Hostess Closes Shop: Some Blame Unions, Some Blame Management
November 21, 2012
By Michael Malpass
Hostess Brands Inc. announced Tuesday that it is shutting down all operations and selling all assets after mediation between the company and the Bakery, Confectionary, Tobacco and Grain Millers Union (BCTGM) failed. The company’s second-largest union, BCTGM, went on strike on Nov. 9 after U.S. Bankruptcy Judge Robert Drain imposed concessions that were opposed by 92 percent of the union’s members. Blaming the strike, Hostess closed three plants on Nov. 12, and closed its remaining 33 plants on Nov. 16.
Blame for the death of Hostess is being thrown in both directions. Some point to the Baker’s Union, whose strike is undeniably the most direct cause of the company’s closure. The union’s proximity to the scene of the crime made it the most obvious culprit for some. Judge Drain suggested as much when he said on Nov. 19 at a hearing in White Plaines, New York, that there are “serious questions as to the logic behind the decision to strike.” Other, more union-minded individuals blame the private equity firm, Ripplewood Holdings, which took control of Hostess after the company filed for Chapter 11 bankruptcy in 2009. Robert Drain, the president of the A.F.L-C.I.O., said: “What’s happening with Hostess Brands is a microcosm of what’s wrong with America, as Bain-style Wall Street vultures make themselves rich by making America poor.” He added: “Crony capitalism and consistently poor management drove Hostess into the ground, but its workers are paying the price.”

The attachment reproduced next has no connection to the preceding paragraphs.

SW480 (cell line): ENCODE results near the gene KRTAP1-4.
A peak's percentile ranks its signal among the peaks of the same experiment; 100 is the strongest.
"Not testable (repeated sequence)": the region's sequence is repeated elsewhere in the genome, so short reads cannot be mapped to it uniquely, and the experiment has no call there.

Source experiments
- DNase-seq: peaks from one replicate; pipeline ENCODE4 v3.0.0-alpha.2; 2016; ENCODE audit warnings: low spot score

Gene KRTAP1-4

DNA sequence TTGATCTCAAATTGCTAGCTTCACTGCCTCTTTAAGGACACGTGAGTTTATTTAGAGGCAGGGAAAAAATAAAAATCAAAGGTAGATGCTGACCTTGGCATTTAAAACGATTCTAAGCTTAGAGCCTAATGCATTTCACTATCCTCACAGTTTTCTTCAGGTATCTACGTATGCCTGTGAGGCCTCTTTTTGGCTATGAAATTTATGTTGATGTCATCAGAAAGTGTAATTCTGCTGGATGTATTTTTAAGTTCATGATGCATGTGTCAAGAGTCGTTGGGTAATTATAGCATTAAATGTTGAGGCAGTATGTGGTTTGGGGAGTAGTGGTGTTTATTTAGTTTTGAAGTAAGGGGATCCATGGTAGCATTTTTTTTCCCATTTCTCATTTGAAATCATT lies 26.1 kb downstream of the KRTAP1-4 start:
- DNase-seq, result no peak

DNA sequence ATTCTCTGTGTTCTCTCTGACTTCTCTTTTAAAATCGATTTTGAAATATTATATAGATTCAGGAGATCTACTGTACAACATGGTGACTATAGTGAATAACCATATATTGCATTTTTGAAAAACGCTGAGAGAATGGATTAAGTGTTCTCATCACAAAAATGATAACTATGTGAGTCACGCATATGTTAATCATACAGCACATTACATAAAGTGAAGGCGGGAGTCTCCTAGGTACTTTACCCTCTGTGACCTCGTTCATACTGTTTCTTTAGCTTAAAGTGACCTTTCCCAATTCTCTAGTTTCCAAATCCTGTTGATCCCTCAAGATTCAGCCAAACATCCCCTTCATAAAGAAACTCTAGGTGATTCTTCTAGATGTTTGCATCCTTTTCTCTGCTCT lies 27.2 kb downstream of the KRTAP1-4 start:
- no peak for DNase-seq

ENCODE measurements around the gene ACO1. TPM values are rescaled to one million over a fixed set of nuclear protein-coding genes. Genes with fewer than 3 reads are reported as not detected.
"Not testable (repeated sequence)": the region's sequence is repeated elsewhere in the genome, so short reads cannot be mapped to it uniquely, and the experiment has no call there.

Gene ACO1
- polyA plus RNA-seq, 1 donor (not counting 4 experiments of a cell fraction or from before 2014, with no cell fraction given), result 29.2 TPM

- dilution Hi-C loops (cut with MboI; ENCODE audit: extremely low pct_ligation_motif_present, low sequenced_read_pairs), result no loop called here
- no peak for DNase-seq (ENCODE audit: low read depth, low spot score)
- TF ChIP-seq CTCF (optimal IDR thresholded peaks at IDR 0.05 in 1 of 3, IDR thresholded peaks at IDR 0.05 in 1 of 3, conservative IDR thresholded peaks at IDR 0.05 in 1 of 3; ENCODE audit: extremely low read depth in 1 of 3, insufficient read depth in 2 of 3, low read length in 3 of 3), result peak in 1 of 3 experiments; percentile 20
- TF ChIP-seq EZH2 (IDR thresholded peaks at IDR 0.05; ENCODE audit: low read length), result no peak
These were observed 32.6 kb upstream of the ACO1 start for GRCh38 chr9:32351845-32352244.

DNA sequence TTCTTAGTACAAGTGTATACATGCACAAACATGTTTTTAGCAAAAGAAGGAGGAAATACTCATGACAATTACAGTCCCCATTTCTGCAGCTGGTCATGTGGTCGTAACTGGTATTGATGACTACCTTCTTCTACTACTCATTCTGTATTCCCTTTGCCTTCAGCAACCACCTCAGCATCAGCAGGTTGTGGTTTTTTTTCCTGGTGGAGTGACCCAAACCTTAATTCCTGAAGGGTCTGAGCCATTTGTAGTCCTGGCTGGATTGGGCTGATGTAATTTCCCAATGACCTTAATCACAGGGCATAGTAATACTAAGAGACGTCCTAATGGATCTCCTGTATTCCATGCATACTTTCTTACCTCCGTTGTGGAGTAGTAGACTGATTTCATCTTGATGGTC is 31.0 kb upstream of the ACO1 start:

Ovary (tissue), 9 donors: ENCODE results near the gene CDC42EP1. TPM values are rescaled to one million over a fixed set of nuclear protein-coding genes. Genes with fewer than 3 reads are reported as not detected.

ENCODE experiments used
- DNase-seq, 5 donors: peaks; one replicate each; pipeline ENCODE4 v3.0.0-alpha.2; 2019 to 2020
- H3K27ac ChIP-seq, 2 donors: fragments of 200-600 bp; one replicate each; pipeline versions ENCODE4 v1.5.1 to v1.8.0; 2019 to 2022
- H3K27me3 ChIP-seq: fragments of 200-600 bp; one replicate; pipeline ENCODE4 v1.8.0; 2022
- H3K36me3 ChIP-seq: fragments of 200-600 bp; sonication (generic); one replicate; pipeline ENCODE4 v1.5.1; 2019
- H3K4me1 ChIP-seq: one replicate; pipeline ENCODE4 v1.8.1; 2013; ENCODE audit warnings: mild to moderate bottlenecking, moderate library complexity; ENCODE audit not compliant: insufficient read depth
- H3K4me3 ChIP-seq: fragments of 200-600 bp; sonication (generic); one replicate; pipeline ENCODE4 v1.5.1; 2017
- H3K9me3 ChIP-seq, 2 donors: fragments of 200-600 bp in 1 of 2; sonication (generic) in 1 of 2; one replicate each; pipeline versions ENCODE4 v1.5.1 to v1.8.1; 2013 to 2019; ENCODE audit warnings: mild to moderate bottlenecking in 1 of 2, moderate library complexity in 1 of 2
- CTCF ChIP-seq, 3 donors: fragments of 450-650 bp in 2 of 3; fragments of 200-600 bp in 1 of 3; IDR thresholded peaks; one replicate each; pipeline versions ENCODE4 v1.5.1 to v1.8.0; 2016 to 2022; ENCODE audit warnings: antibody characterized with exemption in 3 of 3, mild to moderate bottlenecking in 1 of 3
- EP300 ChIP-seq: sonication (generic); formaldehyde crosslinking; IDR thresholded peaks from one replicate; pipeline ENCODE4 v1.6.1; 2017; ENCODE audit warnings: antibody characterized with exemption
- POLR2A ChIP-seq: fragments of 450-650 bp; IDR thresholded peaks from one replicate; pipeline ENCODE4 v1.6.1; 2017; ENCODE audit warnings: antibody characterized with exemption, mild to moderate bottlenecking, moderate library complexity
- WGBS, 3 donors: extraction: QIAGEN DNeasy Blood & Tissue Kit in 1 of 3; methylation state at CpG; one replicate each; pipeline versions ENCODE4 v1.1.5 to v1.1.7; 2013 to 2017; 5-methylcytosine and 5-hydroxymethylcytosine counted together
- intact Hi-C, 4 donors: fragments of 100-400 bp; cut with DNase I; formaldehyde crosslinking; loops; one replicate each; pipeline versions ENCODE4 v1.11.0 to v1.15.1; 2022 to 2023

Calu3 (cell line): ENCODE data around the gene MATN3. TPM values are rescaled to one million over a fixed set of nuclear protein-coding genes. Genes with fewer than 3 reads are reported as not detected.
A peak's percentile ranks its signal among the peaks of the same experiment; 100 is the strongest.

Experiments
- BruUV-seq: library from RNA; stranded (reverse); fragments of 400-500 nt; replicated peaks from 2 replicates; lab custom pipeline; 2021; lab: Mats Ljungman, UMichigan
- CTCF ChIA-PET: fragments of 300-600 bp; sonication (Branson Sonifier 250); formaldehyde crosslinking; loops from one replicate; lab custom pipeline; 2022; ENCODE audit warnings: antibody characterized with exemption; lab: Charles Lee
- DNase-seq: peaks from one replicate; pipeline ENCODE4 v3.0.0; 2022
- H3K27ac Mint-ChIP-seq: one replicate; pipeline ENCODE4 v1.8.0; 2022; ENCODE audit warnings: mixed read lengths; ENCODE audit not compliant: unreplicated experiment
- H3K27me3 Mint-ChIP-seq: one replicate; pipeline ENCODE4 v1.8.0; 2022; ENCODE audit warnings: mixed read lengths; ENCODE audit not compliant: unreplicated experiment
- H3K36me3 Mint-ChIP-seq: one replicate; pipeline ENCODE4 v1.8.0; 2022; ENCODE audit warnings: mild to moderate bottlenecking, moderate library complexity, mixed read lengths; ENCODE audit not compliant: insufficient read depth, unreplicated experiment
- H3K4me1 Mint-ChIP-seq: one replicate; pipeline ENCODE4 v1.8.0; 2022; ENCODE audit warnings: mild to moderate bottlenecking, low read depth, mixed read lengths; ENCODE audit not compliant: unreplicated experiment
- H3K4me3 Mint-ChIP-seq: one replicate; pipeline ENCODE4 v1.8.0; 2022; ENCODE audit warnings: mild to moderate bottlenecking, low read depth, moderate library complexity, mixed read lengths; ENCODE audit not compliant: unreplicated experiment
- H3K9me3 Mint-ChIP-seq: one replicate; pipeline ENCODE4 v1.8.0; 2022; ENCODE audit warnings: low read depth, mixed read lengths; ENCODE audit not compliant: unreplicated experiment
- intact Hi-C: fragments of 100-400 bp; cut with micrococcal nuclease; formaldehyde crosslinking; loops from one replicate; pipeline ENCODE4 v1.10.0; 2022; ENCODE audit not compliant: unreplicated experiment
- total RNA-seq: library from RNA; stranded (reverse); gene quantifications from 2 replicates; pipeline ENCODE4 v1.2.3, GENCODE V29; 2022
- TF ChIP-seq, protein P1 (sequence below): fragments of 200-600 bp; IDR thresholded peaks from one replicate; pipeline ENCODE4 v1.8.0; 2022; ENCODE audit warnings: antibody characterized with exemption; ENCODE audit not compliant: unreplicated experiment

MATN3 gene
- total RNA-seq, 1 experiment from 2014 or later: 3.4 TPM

While Mr. Trumka may be right that the deeper cause of Hostess’ troubles was poor management, this management was not headed by the archetypal “Bain-style Wall Street Vultures.” As the New York Times reported, Ripplewood was founded by Timothy C. Collins, a major Democratic donor and, at least nominally, a friend of unions. However, despite the founder’s political leanings, Ripplewood still increased management’s compensations while at the same time cutting employee compensation. As the BCTGM pointed out, the company’s new CEO earned $2,550,000, up from the previous CEO’s salary of $750,000.
As a result of Hostess’ liquidation, 18,500 people will lose their jobs and the company will be forced to sell popular brands like Drakes® and Dolly Madison®, which make iconic cake products such as Twinkies®, CupCakes, Ding Dongs®, Ho Ho’s®, Sno Balls® and Donettes®, and bread brands such as Wonder®, Nature’s Pride®, Merita®, Home Pride®, Butternut®, and Beefsteak®.